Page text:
By Johannes Berchtold
The Scots are going to cast their vote tomorrow. Weathering the future under the shelter of the UK or setting hope on their own strengths as a small country under the European umbrella, for the first time in centuries there is a real choice which road to take. We have always welcomed this debate as refreshing and essential. Regardless which way the vote goes, we hope it will break the deadlock on the European project. It is a debate about Europe torn between the idea of federalism and a Europe of the nations. But it is also essentially a debate about the strengths and weaknesses of small entities.
The Scottish Herald, a Scottish quality daily, has backed the unionist option all the way, stressing that small countries such as Scotland do much better in troubled times:
"It is time to look at the realities facing Scotland. The UK is a successful political union and one of the most successful democracies in the world. It stands more firmly in the face of global economic crosswinds than smaller nations such as Ireland, which was so badly battered by the recent financial crisis. A Scotland that stays in the UK will continue to enjoy the economic and social benefits, such as the certainty of an ongoing currency union backed by political union."
Its sister paper, the Sunday Herald, however, bethinks of the strengths small countries have shown throughout history:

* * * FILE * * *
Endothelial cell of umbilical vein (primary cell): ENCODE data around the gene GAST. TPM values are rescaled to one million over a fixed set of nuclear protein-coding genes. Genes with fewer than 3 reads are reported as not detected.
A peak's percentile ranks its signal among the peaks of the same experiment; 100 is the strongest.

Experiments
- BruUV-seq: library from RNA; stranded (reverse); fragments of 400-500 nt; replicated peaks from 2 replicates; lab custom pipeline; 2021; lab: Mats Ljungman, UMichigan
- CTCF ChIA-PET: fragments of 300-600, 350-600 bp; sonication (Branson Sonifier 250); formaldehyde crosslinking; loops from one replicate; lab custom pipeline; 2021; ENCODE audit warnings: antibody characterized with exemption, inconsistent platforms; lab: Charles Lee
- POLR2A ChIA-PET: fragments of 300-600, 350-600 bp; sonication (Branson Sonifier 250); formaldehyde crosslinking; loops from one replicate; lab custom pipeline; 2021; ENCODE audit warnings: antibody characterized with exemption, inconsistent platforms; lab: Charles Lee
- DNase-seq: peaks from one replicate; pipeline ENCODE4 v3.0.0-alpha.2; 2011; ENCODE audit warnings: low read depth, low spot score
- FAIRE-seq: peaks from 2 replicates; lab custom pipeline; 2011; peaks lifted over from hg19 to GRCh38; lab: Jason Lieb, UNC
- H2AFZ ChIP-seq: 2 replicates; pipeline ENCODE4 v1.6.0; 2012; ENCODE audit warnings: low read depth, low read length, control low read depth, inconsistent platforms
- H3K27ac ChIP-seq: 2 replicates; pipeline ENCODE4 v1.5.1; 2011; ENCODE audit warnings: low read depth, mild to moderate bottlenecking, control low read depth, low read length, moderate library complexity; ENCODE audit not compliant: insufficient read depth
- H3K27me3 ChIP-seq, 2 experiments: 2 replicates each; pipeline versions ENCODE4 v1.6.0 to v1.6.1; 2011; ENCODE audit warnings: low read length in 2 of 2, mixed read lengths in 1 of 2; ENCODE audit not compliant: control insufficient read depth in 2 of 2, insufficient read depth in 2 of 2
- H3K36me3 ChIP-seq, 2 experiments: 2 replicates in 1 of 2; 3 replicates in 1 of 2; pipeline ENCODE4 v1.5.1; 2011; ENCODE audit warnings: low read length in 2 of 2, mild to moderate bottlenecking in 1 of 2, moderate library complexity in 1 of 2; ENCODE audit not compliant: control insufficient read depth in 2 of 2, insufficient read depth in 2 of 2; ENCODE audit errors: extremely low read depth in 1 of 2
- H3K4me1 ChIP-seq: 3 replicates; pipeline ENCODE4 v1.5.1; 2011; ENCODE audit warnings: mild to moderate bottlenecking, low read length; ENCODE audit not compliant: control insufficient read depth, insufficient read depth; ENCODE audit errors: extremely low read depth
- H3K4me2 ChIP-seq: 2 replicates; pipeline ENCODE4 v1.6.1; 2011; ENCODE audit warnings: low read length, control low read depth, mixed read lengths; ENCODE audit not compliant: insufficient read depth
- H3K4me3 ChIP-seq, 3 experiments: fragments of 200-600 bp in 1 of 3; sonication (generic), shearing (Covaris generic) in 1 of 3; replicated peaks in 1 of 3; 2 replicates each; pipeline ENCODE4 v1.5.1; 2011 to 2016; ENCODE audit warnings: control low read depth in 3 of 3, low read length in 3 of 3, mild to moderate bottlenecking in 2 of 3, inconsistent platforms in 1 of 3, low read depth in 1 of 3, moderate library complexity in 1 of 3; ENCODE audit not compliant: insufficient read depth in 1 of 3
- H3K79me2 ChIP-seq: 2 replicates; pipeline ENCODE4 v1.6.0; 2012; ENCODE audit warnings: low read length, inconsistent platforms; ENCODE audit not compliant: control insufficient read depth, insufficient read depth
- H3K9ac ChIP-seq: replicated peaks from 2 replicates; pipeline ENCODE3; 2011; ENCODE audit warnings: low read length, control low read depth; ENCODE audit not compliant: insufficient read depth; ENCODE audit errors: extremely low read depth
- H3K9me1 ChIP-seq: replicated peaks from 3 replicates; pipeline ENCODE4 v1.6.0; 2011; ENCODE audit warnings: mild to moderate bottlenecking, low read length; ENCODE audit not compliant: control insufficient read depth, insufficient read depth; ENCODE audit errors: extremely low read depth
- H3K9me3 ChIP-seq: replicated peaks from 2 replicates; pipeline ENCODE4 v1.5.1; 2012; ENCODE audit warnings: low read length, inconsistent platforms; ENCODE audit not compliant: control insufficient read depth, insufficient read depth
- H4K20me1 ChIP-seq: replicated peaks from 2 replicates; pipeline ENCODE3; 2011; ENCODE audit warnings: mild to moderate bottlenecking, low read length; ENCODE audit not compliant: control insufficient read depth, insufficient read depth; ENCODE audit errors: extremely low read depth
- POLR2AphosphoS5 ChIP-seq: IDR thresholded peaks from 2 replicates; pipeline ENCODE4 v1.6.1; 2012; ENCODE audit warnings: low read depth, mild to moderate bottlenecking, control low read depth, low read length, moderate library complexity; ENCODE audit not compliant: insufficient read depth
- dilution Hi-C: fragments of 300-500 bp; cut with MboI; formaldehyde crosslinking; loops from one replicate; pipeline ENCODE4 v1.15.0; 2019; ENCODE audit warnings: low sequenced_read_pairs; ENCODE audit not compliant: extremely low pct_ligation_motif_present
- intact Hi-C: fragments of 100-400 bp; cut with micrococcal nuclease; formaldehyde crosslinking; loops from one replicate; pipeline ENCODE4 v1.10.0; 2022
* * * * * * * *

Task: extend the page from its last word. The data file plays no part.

"The proposition is this: We believe independence offers Scotland an historic opportunity to choose the kind of country that might allow its people to prosper. Decisions affecting our lives will be made on our doorstep, by the people who live here. By us. A vote for independence says that a small country is not helpless in a big, troubling world."
And there is history, of course, teaching us that small does not mean irrelevant. "Scots have never been afraid to astonish the world. A small country has made a habit of producing big thinkers. The Sunday Herald says that it is time to think big once again."
Either way the vote goes, it has got the ball rolling. We will watch closely as the debate will spread beyond the Scottish highlands to Spain and elsewhere.
The strengths and weaknesses of small entities will be debated at the 45th St. Gallen Symposium, held from 7-8 May 2015 in Switzerland. Students can qualify for participation and co-shape the debates with some of the world's most influencial leaders.